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Attract professional composters to your city’s waste management table 

Composting high volumes of source-separated organics (SSO) is not for the faint of heart.  It takes skill, experience, and science to recycle one of the messiest urban waste streams.  But while composting done right doesn’t come cheap, it is possible to build modern composting infrastructure without public financing. 

Instead of bemoaning a lack of composting infrastructure and doing nothing about it, municipalities and regional authorities can set the stage for organics diversion.   

The result?  Some of the biggest and most experienced composting companies will compete for that business. This delivers a big win for the host community: 

  • No well-intentioned but flawed “solutions” from designers and technology providers with no knowledge of biochemistry and no hands-on experience in the day-to-day operation of industrial composting facilities.  
  • No major issues with regulatory permitting when other facilities of the same type are running successfully elsewhere. 
  • … and here’s the biggie – no public financing required if the population base within 40-60 miles is large enough and the local landfill tipping fees are at or above national averages.  A community/region of around 50,000 could generate a sufficient volume of organic waste to make commercial, high-rate composting economically viable.  (View: Estimating volumes for composting) Private ownership means private financing.  Public/private ownership can also result in private financing if the public entity brings enough to the table to make joint ownership attractive to the private entity.   

But what about – 

  • Facility failure?  Structure the contract to include an option for public takeover should the owner fail to make a success of the project.  
  • Odors?  No matter the technology choice, most climates will require an indoor operation with a good biofiltration system — combined with preventive/preemptive management practices — to solve the odor problems associated with composting putrescibles.  Consider containment, collection, and treatment of air from all active work zones — off-loading to curing.  Typically, if the product has been properly composted and cured, it can be stored outdoors.  However, to preserve product quality, some manufacturers may opt for covered storage here, as well. 
  • Leachate?  Correct blending and indoor processing all but eliminate leachate as a management headache.  But do require RFP respondents to address the issue in their respective proposals. 
  • Product stockpiles?  Make sure the successful respondent has a proven track record in marketing compost in similar markets.  Just remember the sale of soil products tends to be seasonal.  Suitable acreage for large stockpiles must be included in the site plan.  Those stockpiles should dwindle significantly during the planting season(s).  But as a safety net, require a provision for distribution of volumes exceeding market demand after a reasonable market development period.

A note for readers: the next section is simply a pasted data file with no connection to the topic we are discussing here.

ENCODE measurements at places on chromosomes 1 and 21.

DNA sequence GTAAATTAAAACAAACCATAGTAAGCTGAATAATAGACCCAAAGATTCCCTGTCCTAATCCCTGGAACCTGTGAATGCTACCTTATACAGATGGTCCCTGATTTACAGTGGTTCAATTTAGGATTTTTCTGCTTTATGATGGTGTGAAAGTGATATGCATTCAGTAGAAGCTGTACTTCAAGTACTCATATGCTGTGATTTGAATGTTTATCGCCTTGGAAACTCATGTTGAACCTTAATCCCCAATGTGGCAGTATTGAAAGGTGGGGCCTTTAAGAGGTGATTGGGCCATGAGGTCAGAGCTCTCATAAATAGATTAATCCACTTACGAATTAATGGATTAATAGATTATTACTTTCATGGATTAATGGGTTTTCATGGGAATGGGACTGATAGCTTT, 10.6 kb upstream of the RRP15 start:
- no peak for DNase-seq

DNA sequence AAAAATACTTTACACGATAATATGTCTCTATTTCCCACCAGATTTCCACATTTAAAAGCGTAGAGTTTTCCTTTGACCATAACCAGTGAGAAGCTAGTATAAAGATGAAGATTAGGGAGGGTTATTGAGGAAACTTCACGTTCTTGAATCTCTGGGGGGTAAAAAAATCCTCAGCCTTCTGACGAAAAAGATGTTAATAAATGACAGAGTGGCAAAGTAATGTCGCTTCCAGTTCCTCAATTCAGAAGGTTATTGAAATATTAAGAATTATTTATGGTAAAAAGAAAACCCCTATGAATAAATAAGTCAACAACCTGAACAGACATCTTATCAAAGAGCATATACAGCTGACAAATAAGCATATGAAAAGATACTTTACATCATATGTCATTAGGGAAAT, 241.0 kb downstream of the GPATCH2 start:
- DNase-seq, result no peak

Foster and promote compost use 

Composting is efficient, cost-effective, and the only technology offering true sustainability for biodegradable waste.  Returning organic matter to the soil to complete the recycling loop is what makes composting and compost use a sustainable system.   

But policymakers tend to get so caught up in the diversion of organics that they neglect correlating mandates for compost use. 

Compost isn’t just for farmers.  A quality compost can be used by anyone, anywhere – even urban/suburban areas: 

  • Lawns, gardens, and greenspace 
  • Parks, sports fields, and other recreation areas
  • Roadside and rest stops
  • Utility easements and rights-of-way
  • Rainwater catchment zones and pathways 

Parallel to composting infrastructure development, craft internal and external guidelines, policies, and programs to encourage regionwide compost use.   This will not only help build a product market, but also reap financial benefits to the municipality in the form of reduced costs related to stormwater management, synthetic fertilizer use, etc.  

Let’s end the art vs science debate.  Modern composting is all about science, specifically, biology.

It has been said the 19th century was dominated by chemistry and the 20th by physics.  That brings us to the next hundred years, already dubbed “the century of biology.”

As practitioners of an advanced microbiological treatment and stabilization technology, we say it’s about time.  Today’s composting facility designers are beginning to understand how biology can be applied to modern waste management.  “Bio-based” designs result in simple, cost-effective solutions.  Their counterparts in the 19th and 20th centuries did not.

It’s not that chemistry and physics don’t have a place in this brave, new, compostable world.  In fact, compost manufacturing depends on both.  But isn’t it better to work with nature whenever possible than expend vast amounts of energy and dollars trying to force its cooperation or ignore natural laws completely?

Controlled biodegradation does not invite whimsy or free-styling.  Composting doesn’t just “happen,” not if process goals include rapid throughput of millions of tons biodegradable waste, tight environmental security and consistent product quality, and it’s only an art if one doesn’t understand the science.

So let’s end that particular discussion once and for all.  Successful, commercially-viable composting is a manufacturing process, an industry, with time-proven methodologies based on scientific principles. There’s no art involved, and with science firmly in the driver’s seat, composting clearly becomes the most efficient, cost-effective and sustainable waste management technology of the new biological age.